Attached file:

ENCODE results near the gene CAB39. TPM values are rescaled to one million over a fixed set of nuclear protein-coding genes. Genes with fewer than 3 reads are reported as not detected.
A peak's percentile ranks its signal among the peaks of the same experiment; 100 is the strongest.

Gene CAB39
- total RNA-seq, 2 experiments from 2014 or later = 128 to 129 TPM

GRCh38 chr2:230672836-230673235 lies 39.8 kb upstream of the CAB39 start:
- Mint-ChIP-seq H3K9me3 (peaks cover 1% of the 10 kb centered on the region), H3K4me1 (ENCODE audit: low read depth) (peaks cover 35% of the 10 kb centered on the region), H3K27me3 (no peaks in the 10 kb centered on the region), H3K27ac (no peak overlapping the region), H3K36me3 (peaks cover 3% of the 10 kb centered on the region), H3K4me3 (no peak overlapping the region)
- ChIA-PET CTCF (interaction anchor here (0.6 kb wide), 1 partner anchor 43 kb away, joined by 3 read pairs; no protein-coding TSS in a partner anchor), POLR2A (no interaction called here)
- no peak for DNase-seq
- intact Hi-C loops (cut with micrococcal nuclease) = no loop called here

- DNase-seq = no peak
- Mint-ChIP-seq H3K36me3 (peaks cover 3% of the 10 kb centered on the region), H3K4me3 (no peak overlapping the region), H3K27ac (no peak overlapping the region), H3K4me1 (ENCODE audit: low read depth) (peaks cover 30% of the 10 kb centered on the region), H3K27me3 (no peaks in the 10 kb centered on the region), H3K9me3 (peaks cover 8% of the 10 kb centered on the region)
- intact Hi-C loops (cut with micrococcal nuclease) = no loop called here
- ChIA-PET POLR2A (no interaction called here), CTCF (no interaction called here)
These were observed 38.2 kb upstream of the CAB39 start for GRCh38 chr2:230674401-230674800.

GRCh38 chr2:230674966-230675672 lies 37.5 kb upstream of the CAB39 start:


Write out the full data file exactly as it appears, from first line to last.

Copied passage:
ENCODE results near the gene CAB39. TPM values are rescaled to one million over a fixed set of nuclear protein-coding genes. Genes with fewer than 3 reads are reported as not detected.
A peak's percentile ranks its signal among the peaks of the same experiment; 100 is the strongest.

Gene CAB39
- total RNA-seq, 2 experiments from 2014 or later = 128 to 129 TPM

GRCh38 chr2:230672836-230673235 lies 39.8 kb upstream of the CAB39 start:
- Mint-ChIP-seq H3K9me3 (peaks cover 1% of the 10 kb centered on the region), H3K4me1 (ENCODE audit: low read depth) (peaks cover 35% of the 10 kb centered on the region), H3K27me3 (no peaks in the 10 kb centered on the region), H3K27ac (no peak overlapping the region), H3K36me3 (peaks cover 3% of the 10 kb centered on the region), H3K4me3 (no peak overlapping the region)
- ChIA-PET CTCF (interaction anchor here (0.6 kb wide), 1 partner anchor 43 kb away, joined by 3 read pairs; no protein-coding TSS in a partner anchor), POLR2A (no interaction called here)
- no peak for DNase-seq
- intact Hi-C loops (cut with micrococcal nuclease) = no loop called here

- DNase-seq = no peak
- Mint-ChIP-seq H3K36me3 (peaks cover 3% of the 10 kb centered on the region), H3K4me3 (no peak overlapping the region), H3K27ac (no peak overlapping the region), H3K4me1 (ENCODE audit: low read depth) (peaks cover 30% of the 10 kb centered on the region), H3K27me3 (no peaks in the 10 kb centered on the region), H3K9me3 (peaks cover 8% of the 10 kb centered on the region)
- intact Hi-C loops (cut with micrococcal nuclease) = no loop called here
- ChIA-PET POLR2A (no interaction called here), CTCF (no interaction called here)
These were observed 38.2 kb upstream of the CAB39 start for GRCh38 chr2:230674401-230674800.

GRCh38 chr2:230674966-230675672 lies 37.5 kb upstream of the CAB39 start: